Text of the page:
Education: Not Giving Sight to the Blind, Turning the Icon Toward the Original

Education: Not Giving Sight to the Blind, Turning the Icon Toward the Original October 10, 2019

Professors are not giving sight to the blind, but turning a soul made in the image of God toward the original. This should not discount data distribution and training. Better information and techniques are essential to being effective in life, but do change the fundamental dynamic in a college classroom from guru to guide.  The training, practice, and information come from one human soul to another human soul.

The college is not (must not) stamp out a series of imitations of the professor, but well informed, trained, virtuous graduates who are made fully themselves.* My best professors, and I was blessed in my teachers, had expertise and data to share, and they did, to my great benefit. There was, is, and always will be so much I do not know even in my area of specialization. The very techniques of how to read well, write analytic philosophy, and teach are skills that can be taught with practice. There is constantly new research, data, and improvements and so this kind of learning never stops. They also cultivated my “way of being.” They turned me toward goodness, truth, and beauty. My Christian professors turned me Godward. At the end of the process, I was still myself, but a self with a better view.

In this deep way, they pivoted my soul from looking at my opinions (God help me!) to knowledge and the Source of knowledge. God makes every human capable of this fundamental shift in perspective, even if we cannot all learn the techniques of some profession. We can all look to logic, even if many of us will never teach mathematical logic! We can turn towards beauty, even if the technique, training, or talent to write beautifully is beyond us. All of us are peers at the soul level, even if not in training or ability.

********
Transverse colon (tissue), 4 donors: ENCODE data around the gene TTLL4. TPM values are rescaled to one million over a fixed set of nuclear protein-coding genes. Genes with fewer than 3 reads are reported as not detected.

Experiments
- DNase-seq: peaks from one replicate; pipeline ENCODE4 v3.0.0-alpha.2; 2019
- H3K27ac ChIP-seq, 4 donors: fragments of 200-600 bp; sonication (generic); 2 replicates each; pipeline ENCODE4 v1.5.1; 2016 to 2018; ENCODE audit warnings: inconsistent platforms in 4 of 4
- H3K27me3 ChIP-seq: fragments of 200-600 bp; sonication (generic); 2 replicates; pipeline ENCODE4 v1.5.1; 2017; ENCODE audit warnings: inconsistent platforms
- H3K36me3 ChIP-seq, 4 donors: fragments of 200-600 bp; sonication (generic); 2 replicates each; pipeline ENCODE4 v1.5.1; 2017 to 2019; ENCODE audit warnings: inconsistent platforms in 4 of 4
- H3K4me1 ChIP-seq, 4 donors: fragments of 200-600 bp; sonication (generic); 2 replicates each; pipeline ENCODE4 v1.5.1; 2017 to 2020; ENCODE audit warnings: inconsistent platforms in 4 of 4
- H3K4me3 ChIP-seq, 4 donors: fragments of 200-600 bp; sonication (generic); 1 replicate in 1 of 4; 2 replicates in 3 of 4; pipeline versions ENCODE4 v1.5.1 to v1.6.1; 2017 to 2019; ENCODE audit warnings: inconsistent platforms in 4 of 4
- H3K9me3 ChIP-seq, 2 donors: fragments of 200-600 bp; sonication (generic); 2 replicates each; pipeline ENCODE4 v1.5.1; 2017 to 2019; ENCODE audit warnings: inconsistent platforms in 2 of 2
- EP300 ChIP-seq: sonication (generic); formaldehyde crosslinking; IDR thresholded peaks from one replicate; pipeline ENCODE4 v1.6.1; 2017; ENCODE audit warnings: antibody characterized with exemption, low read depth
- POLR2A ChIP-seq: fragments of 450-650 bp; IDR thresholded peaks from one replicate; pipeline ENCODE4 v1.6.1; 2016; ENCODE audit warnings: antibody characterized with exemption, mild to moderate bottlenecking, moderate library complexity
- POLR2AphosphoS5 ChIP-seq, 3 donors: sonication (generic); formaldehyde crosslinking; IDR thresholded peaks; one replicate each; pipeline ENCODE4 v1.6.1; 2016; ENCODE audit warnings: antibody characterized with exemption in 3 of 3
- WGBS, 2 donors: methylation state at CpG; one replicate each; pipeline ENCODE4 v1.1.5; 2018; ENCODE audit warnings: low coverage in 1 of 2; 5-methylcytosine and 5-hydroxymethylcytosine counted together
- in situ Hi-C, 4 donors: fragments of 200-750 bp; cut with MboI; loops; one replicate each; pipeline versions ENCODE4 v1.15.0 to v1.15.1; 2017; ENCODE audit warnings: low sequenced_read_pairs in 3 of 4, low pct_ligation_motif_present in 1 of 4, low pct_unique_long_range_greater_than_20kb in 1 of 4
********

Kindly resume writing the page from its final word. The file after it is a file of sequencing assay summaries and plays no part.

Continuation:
Plato developed this deep education that found a home in the eastern Mediterranean world and sometimes in the west:

“Then, if this is true,” I said, “we must hold the following about these things: education is not what the professions of certain men assert it to be. They presumably assert that they put into the soul knowledge that isn’t in it, as though they were putting sight into blind eyes.”

“Yes,” he said, “they do indeed assert that.”

“But the present argument, on the other hand,” I said, “indicates that this power is in the soul of each, and that the instrument with which each learns—just as an eye is not able to turn toward the light from the dark without the whole body—must be turned around from that which is coming into being together with the whole soul until it is able to endure looking at that which is and the brightest part of that which is. And we affirm that this is the good, don’t we?”

“Yes.”

“There would, therefore,” I said, “be an art of this turning around, concerned with the way in which this power can most easily and efficiently be turned around, not an art of producing sight in it. Rather, this art takes as given that sight is there, but not rightly turned nor looking at what it ought to look at, and accomplishes this object.”**

The art of turning a soul is something that we can learn without a guide, but a mentor makes this process easier. The process includes learning moderation: when to say “no” and “yes.” Learning difficult mathematics or music can help as the abstraction points us away from the merely practical to the eternal.

If we want wisdom, the essential element to any good college education, we must learn to ask good questions and how to know when those questions have been answered. This process, this dialectic in the soul, never ends, because good answers lead to deeper questions. As easy or basic questions are given (tentative) answers, we build on what we have learned.

This attitude of tentative acceptance and constant wondering is the role of a creature to the creation and the Creator. We have a spark of the divine, but are not the Divinity. God’s cosmos does not exist for us, but we are invited to care for bits of it. We can carefully curate the cosmos to create!

As our own children have graduated from college, Hope and I are thankful for the professors who gave them good training, data, research, and the knowledge that this would need refreshing for a lifetime. We are indebted to the few that never tried to stamp over the icon of God with their own image of the image of God.

Find those blessed guides.

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*Lord Jesus Christ, son of God, have mercy on me a sinner.

**Plato, Republic 518 D (Bloom translation)


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